Report: 2012 Report on the Millennium Development Goals
United Nations, 2 July 2012
Report: (pdf; 72 pages):2012 Report on the Millennium Development Goals
Chart: (pdf; 1 page) 2012 MDG Progress Chart
Press Release: extract
With three important targets on poverty, slums and water having been met, a new United Nations report stresses the need for a true global partnership to achieve the remaining Millennium Development Goals (MDGs) by the 2015 deadline. The 2012 MDG Report offers “the most comprehensive picture yet” on global progress towards the Goals, Secretary-General Ban Ki-moon said as he launched the report at the high-level segment of the annual session of the UN Economic and Social Council (ECOSOC). “The current economic crises besetting much of the developed world must not be allowed to decelerate or reverse the progress that has been made. Let us build on the successes we have achieved so far, and let us not relent until all the MDGs have been attained,” he said in the foreword.
[Full text from initial Overview section of report]
Three years to the deadline, we can report broad progress on the MDGs
The Millennium Development Goals (MDGs) agreed to by world leaders over a decade ago have achieved important results. Working together, Governments, the United Nations family, the private sector and civil society have succeeded in saving many lives and improving conditions for many more.
The world has met some important targets—ahead of the deadline.
•• Extreme poverty is falling in every region
For the first time since poverty trends began to be monitored, the number of people living in extreme poverty and poverty rates fell in every developing region—including in sub-Saharan Africa, where rates are highest. The proportion of people living on less than $1.25 a day fell from 47 per cent in 1990 to 24 per cent in 2008—a reduction from over 2 billion to less than 1.4 billion.
•• The poverty reduction target was met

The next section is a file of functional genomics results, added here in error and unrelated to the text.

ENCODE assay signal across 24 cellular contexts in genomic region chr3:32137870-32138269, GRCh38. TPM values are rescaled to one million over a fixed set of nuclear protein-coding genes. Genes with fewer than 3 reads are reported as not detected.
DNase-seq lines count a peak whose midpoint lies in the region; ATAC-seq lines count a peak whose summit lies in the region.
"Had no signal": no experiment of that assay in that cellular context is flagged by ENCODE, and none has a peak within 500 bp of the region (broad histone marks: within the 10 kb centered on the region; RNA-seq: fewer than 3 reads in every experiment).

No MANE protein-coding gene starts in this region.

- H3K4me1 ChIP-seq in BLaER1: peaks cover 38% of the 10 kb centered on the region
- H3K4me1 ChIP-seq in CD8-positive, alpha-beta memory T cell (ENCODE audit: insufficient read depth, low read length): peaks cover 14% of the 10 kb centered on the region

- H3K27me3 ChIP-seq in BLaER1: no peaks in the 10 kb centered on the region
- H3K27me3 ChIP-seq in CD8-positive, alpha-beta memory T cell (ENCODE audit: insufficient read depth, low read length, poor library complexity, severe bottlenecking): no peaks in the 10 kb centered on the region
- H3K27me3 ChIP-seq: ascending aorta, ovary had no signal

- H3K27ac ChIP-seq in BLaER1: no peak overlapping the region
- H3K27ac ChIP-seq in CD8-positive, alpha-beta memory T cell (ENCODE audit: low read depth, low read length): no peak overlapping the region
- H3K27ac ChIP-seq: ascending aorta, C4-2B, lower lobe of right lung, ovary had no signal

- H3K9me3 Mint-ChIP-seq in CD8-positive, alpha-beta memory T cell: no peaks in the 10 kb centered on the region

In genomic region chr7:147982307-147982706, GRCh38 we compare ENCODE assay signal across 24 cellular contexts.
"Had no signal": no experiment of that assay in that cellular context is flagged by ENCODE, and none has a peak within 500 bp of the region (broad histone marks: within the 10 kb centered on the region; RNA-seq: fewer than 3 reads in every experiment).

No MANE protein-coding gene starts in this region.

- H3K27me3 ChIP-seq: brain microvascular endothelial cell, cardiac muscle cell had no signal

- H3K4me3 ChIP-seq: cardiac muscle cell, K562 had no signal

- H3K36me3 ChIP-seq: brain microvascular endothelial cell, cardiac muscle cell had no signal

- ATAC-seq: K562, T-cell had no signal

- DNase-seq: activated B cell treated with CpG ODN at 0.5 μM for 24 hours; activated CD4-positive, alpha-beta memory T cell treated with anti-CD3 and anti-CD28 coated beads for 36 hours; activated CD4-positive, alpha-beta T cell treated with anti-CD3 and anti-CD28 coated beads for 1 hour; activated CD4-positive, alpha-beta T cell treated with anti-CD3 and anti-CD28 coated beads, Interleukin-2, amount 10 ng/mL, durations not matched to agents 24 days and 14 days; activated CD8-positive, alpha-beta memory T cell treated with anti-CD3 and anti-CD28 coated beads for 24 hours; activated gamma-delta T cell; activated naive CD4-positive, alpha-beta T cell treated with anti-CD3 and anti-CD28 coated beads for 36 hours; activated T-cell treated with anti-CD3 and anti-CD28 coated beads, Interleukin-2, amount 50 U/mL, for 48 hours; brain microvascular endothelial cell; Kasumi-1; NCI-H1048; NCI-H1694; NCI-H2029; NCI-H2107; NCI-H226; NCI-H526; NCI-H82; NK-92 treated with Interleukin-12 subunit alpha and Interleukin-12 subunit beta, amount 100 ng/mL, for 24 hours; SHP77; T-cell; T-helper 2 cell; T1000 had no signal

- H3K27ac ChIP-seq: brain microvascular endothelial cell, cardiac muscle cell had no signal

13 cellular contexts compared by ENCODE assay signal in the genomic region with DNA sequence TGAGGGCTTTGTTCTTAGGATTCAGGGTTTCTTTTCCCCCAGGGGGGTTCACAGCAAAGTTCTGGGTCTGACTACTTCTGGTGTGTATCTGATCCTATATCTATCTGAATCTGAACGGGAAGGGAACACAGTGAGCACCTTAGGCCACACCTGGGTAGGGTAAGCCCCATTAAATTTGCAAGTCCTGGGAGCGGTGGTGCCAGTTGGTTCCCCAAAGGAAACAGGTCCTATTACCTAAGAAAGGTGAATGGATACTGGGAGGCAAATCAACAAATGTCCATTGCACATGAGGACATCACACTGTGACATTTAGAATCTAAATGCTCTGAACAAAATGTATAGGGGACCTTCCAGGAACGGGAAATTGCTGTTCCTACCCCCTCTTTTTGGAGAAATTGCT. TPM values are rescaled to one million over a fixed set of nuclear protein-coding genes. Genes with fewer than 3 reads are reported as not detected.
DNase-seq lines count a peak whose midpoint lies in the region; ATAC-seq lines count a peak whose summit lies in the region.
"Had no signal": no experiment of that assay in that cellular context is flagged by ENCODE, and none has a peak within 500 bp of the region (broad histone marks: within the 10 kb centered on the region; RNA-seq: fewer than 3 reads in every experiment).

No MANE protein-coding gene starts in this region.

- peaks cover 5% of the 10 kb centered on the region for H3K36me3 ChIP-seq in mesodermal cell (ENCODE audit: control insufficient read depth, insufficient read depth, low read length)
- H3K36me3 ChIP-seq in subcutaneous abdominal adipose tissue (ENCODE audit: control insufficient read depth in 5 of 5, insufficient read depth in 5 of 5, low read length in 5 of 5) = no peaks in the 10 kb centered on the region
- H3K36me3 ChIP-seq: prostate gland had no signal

Preliminary estimates indicate that the global poverty rate at $1.25 a day fell in 2010 to less than half the 1990 rate. If these results are confirmed, the first target of the MDGs—cutting the extreme poverty rate to half its 1990 level—will have been achieved at the global level well ahead of 2015.
•• The world has met the target of halving the proportion of people without access to improved sources of water
The target of halving the proportion of people without sustainable access to safe drinking water was also met by 2010, with the proportion of people using an improved water source rising from 76 per cent in 1990 to 89 per cent in 2010. Between 1990 and 2010, over two billion people gained access to improved drinking water sources, such as piped supplies and protected wells.
•• Improvements in the lives of 200 million slum dwellers exceeded the slum target
The share of urban residents in the developing world living in slums declined from 39 per cent in 2000 to 33 per cent in 2012. More than 200 million gained access to either improved water sources, improved sanitation facilities, or durable or less crowded housing. This achievement exceeds the target of significantly improving the lives of at least 100 million slum dwellers, well ahead of the 2020 deadline.
•• The world has achieved parity in primary education between girls and boys
Driven by national and international efforts and the MDG campaign, many more of the world’s children are enrolled in school at the primary level, especially since 2000. Girls have benefited the most. The ratio between the enrolment rate of girls and that of boys grew from 91 in 1999 to 97 in 2010 for all developing regions. The gender parity index value of 97 falls within the plus-or-minus 3-point margin of 100 per cent, the accepted measure for parity.
•• Many countries facing the greatest challenges have made significant progress towards universal primary education
Enrollment rates of children of primary school age increased markedly in sub-Saharan Africa, from 58 to 76 per cent between 1999 and 2010. Many countries in that region succeeded in reducing their relatively high out-of-school rates even as their primary school age populations were growing.
•• Child survival progress is gaining momentum
Despite population growth, the number of under-five deaths worldwide fell from more than 12.0 million in 1990 to 7.6 million in 2010. And progress in the developing world as a whole has accelerated. Sub-Saharan Africa—the region with the highest level of under-five mortality—has doubled its average rate of reduction, from 1.2 per cent a year over 1990-2000 to 2.4 per cent during 2000-2010.
•• Access to treatment for people living with HIV increased in all regions
At the end of 2010, 6.5 million people were receiving antiretroviral therapy for HIV or AIDS in developing regions. This total constitutes an increase of over 1.4 million people from December 2009, and the largest one-year increase ever. The 2010 target of universal access, however, was not reached.